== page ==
Discovey of the closest rocky exoplanet
Astronomers have detected the nearest rocky planet known beyond our solar system, using the HARPS-North ground-based instrument and the NASA Spitzer Space Telescope. The planet, called HD 219134b, is a mere 21 light-years away, within a stone's throw at the scale of the Galaxy. It is a bit larger than Earth, and of similar composition. This planet is also the closest exoplanet, or a planet beyond our solar system, that can be seen "transiting," crossing in front of its star, making it the perfect planetary specimen for future studies. The paper presenting the discovery has been accepted for publication in the journal Astronomy & Astrophysics.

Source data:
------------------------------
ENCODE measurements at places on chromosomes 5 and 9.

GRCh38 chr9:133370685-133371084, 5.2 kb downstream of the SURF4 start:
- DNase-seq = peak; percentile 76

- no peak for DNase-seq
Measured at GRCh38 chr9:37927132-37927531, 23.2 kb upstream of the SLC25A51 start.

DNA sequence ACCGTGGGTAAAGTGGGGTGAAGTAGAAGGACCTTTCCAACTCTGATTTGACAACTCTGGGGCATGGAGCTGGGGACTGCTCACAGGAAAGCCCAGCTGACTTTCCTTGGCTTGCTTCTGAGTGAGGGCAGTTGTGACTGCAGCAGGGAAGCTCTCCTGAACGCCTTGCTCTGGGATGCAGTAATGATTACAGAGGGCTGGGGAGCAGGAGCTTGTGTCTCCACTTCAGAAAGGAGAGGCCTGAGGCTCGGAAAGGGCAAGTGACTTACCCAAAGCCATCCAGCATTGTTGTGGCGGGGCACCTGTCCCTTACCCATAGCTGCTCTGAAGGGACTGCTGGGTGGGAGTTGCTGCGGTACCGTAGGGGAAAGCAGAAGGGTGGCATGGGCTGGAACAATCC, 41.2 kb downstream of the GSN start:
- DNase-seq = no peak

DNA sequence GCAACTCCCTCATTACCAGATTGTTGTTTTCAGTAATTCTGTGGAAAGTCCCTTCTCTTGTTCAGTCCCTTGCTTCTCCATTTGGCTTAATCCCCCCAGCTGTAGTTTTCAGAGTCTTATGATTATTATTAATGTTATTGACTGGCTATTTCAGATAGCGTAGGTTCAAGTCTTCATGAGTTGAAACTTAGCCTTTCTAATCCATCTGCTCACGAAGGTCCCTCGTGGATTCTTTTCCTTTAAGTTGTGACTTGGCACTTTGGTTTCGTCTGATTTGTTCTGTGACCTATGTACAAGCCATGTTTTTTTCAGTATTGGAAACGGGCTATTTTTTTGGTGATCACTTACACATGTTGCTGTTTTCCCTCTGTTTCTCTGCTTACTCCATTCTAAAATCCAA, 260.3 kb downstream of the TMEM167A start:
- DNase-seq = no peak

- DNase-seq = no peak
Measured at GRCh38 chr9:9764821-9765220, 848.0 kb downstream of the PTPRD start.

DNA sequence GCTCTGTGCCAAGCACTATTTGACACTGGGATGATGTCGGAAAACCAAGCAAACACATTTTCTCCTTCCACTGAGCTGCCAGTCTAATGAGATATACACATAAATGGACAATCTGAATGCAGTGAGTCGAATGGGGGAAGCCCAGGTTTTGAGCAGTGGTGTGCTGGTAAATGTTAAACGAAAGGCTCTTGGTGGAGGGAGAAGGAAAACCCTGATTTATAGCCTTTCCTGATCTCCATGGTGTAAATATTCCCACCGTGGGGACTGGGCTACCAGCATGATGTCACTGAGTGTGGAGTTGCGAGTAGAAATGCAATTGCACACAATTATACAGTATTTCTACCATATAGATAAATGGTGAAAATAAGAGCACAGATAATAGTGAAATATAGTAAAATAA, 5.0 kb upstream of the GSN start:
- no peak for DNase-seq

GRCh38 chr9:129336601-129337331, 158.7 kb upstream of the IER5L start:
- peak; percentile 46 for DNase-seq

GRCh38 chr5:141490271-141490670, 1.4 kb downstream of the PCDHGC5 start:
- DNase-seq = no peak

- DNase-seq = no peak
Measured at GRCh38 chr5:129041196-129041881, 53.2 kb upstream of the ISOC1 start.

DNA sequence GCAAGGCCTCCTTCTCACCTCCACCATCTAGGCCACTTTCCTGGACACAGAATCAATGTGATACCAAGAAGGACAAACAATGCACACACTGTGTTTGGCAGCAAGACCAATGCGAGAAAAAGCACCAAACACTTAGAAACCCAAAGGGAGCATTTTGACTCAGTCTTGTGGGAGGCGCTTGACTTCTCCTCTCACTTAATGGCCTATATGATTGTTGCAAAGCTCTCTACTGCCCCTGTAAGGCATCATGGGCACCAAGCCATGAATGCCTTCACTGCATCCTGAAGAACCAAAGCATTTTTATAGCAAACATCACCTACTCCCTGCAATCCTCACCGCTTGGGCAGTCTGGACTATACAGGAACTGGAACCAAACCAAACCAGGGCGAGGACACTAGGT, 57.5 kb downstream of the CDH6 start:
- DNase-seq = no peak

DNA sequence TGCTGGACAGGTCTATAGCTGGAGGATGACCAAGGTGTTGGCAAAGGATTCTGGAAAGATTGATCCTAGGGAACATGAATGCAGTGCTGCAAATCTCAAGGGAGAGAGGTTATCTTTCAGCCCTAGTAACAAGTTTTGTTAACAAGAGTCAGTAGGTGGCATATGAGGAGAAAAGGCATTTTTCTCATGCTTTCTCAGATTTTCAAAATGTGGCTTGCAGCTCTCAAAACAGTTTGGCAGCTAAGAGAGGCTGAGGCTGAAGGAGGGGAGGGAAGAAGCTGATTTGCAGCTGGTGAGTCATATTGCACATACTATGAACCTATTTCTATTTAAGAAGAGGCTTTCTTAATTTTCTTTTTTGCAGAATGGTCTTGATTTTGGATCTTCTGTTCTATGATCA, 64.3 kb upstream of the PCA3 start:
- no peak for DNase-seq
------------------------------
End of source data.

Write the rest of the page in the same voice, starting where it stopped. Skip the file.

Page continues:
HD 219134b is located in the familiar Cassiopeia constellation near the North Star. While the planet can't be seen directly, even by space telescopes, its star is visible to the naked eye in dark skies next to one leg of Cassiopeia's "W" shape. At 21 light-years away, it is one of the closest known exoplanets. Only 12 confirmed exoplanets are closer to Earth than HD219134b, the closest one, named GJ674b, being 15 light-years away. Still, none of these 12 closer planets transit, so astronomers have no information about their size and composition.